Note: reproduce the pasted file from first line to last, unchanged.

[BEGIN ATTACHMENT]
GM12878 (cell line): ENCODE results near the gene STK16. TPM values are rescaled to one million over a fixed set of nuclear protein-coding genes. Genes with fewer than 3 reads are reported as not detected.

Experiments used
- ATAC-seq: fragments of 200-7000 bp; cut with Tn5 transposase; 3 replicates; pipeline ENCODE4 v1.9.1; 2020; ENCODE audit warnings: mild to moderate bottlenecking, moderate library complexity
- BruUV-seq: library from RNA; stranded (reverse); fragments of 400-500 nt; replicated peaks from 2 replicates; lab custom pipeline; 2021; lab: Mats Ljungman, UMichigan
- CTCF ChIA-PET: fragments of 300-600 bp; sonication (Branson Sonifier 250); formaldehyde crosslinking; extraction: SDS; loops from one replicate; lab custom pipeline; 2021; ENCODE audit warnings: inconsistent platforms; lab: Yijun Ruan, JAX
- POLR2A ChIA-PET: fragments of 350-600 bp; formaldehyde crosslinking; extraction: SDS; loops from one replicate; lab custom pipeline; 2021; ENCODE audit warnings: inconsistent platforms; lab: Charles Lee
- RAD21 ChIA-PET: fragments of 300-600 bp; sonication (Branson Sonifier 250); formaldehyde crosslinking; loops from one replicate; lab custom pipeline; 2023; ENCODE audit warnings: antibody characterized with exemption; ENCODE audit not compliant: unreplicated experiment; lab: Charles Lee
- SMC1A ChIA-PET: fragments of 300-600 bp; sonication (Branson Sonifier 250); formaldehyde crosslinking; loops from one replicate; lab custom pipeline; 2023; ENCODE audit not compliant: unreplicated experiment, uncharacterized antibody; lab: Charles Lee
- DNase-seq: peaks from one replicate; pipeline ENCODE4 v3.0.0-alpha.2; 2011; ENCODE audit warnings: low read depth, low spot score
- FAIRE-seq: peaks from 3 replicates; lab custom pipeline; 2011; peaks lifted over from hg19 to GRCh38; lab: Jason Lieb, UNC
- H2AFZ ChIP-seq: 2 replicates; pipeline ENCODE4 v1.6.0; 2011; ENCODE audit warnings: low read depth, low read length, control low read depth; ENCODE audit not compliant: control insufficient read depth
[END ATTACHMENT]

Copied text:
GM12878 (cell line): ENCODE results near the gene STK16. TPM values are rescaled to one million over a fixed set of nuclear protein-coding genes. Genes with fewer than 3 reads are reported as not detected.

Experiments used
- ATAC-seq: fragments of 200-7000 bp; cut with Tn5 transposase; 3 replicates; pipeline ENCODE4 v1.9.1; 2020; ENCODE audit warnings: mild to moderate bottlenecking, moderate library complexity
- BruUV-seq: library from RNA; stranded (reverse); fragments of 400-500 nt; replicated peaks from 2 replicates; lab custom pipeline; 2021; lab: Mats Ljungman, UMichigan
- CTCF ChIA-PET: fragments of 300-600 bp; sonication (Branson Sonifier 250); formaldehyde crosslinking; extraction: SDS; loops from one replicate; lab custom pipeline; 2021; ENCODE audit warnings: inconsistent platforms; lab: Yijun Ruan, JAX
- POLR2A ChIA-PET: fragments of 350-600 bp; formaldehyde crosslinking; extraction: SDS; loops from one replicate; lab custom pipeline; 2021; ENCODE audit warnings: inconsistent platforms; lab: Charles Lee
- RAD21 ChIA-PET: fragments of 300-600 bp; sonication (Branson Sonifier 250); formaldehyde crosslinking; loops from one replicate; lab custom pipeline; 2023; ENCODE audit warnings: antibody characterized with exemption; ENCODE audit not compliant: unreplicated experiment; lab: Charles Lee
- SMC1A ChIA-PET: fragments of 300-600 bp; sonication (Branson Sonifier 250); formaldehyde crosslinking; loops from one replicate; lab custom pipeline; 2023; ENCODE audit not compliant: unreplicated experiment, uncharacterized antibody; lab: Charles Lee
- DNase-seq: peaks from one replicate; pipeline ENCODE4 v3.0.0-alpha.2; 2011; ENCODE audit warnings: low read depth, low spot score
- FAIRE-seq: peaks from 3 replicates; lab custom pipeline; 2011; peaks lifted over from hg19 to GRCh38; lab: Jason Lieb, UNC
- H2AFZ ChIP-seq: 2 replicates; pipeline ENCODE4 v1.6.0; 2011; ENCODE audit warnings: low read depth, low read length, control low read depth; ENCODE audit not compliant: control insufficient read depth